From the Columbia Journalism Review:
SANTA BARBARA, CA — Judging from the initial coverage the Orange County Register and the Los Angeles Times gave to it, an agreement on the outline of negotiations for a new long-term lease of Angel Stadium might have been just another routine item on an Anaheim City Council meeting agenda.
Register reporter Art Marroquin’s story on a framework for lease negotiations—which the council approved early in September on a 4-1 vote—was dutiful, bland, and short. His piece focused on the city’s agreement to give Arte Moreno, owner of the Angels professional baseball franchise, an extension of three years before he must decide whether to opt out of the current lease and move the team. A city consultant said the Angels would be “impulsive and difficult to negotiate with” if the extension weren’t granted, Marroquin wrote.
The Times’ Bill Shaikin offered up an even more pro forma account, noting that the same consultant told the City Council that Moreno “has emphasized he has the means to move the team elsewhere” if negotiations aren’t fruitful. Shaikin reported that Anaheim Mayor Tom Tait opposed the two memorandums of understanding approved by the council but did not quote or paraphrase him as to why.
The Times and Register articles mentioned, but otherwise made very little of a rather startling starting point for stadium negotiations: The city would lease 155 acres surrounding the stadium to Moreno and his companies for 66 years—at $1 per year. In exchange, Moreno would update the stadium, or maybe build a new one, and develop the parking lots around it in some way. Neither story even raised the question of the potentially enormous economic value of the long-term use of the real estate in question. (Nearly two months later, the Register did explore this question in a substantial piece—more on that to come).
Four days after the negotiating agreement was approved, the Times, in a journalistically unusual move, published an opinion column by Shaikin, who covers professional baseball on and off the field for the paper. Shaikin’s column argued in favor of the $1-per-year, 66-year lease. Without providing much in the way of financial information to support his position, he concluded that, because the land surrounding the stadium had not been developed in recent decades, “this is as good as it gets for Anaheim.”
Tait—a lawyer with an MBA—has a different view, to say the least. In an interview early in November, he called the memorandums of understanding “shocking” and “outrageous.” “I don’t know of a larger municipal giveaway,” he said, suggesting that the property in question has a conservative value of hundreds of millions of dollars. And he said that when he describes the negotiating agreements to constituents, “they are saying, `Why don’t more people know about this?’”
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The situation around the Angel Stadium lease is vague, complicated, and in flux. What the city and the Angels agreed to early in September is not a final deal; in general, it is an agreement to negotiate in “good faith,” based on the outlines of the memorandums of agreement approved by the City Council. Those negotiating memorandums were placed on the City Council meeting agenda on the Friday before a long Labor Day weekend and voted on the following Tuesday. There was little time for public debate before the council approved them.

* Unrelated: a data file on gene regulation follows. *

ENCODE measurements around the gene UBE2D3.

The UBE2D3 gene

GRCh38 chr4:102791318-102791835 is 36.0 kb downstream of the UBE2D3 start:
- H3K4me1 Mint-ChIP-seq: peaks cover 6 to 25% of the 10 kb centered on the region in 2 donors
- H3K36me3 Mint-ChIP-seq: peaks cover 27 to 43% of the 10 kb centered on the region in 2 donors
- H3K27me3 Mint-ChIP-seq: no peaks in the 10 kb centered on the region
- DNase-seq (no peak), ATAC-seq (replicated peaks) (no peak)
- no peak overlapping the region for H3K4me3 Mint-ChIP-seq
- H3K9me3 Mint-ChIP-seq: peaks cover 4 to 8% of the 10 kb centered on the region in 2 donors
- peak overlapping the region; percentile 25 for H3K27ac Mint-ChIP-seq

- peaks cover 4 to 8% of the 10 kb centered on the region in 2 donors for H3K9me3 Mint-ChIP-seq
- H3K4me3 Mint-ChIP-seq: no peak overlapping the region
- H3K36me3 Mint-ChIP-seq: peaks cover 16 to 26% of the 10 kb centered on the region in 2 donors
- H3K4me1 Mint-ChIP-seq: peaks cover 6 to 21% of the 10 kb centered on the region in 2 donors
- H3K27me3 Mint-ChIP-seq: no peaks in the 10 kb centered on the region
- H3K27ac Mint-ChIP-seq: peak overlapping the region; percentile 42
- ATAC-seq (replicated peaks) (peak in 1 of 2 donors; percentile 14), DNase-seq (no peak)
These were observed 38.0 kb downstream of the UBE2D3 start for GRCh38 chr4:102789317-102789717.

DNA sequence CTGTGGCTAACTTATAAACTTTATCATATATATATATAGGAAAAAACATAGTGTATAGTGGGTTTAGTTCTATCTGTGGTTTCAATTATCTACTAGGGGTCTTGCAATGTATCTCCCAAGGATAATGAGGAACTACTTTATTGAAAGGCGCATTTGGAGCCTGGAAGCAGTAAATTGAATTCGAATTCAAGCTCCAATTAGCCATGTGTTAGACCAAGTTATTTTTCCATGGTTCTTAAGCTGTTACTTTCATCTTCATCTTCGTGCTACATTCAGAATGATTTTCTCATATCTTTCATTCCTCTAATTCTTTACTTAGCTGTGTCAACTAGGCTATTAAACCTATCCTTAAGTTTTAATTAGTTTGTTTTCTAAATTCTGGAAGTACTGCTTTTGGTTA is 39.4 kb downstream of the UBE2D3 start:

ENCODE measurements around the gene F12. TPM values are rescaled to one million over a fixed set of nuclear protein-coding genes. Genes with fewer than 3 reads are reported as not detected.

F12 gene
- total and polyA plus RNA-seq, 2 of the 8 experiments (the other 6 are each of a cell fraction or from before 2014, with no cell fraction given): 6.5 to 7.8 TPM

The major newspapers that might be expected to stimulate such a debate did little of the sort in the month after that approval.
It was the Voice of OC, a small nonprofit investigative news organization, that presented the first genuinely enterprising coverage of the Angel Stadium lease. The Voice asked the central—and obvious—question raised by the lease negotiating framework in a Sept. 19 article headlined, “What is the Actual Value of the Angel Stadium Deal?” The story, written by Adam Elmahrek, acknowledged the difficulty of placing a value on the stadium and the land surrounding it, given the uncertainty about details of any deal, including what, if any, taxes might be rebated to a developer over the years. But at least the piece began to put parameters on the size of benefit being offered to the owner of the Angels, citing two city studies estimating the value of the land at somewhere between $30 million and $380 million.
Norberto Santana Jr., editor in chief of the Voice and a former investigative reporter for the Register, said the Times has been largely absent in terms of covering Orange County public affairs recently. But he was surprised by the Register’s less than comprehensive coverage in the weeks after the agreement because the Angel Stadium negotiations “are the strangest I’ve ever seen in my life.”
“I don’t think I’ve ever seen a stadium negotiation so one-sided or so quick,” he said.
Marroquin disputed my suggestion that initial Register coverage of the stadium lease situation had been soft, saying that three reporters—he, Martin Wisckol, and Sarah Tully—are now digging into the stadium lease negotiations and that reporting on them is “definitely a priority.” And early in November, about two months after the city agreed to its negotiating framework with the Angels, the Register finally did weigh in with an important in-depth piece on the stadium.
In the article, Wisckol, who covers politics for the Register, turned a city-commissioned report on the Angels’ economic impact on Anaheim—a report that some city council members have used to support their efforts toward a new stadium lease—into Swiss cheese. The report claimed the team generated $204 million in new spending in the city and $4.7 million in annual revenue for the city treasury, Wisckol wrote, but it “is so replete with unsubstantiated assumptions that it can’t be used as a reliable indicator of the team’s financial impact on the city, interviews and public records show.”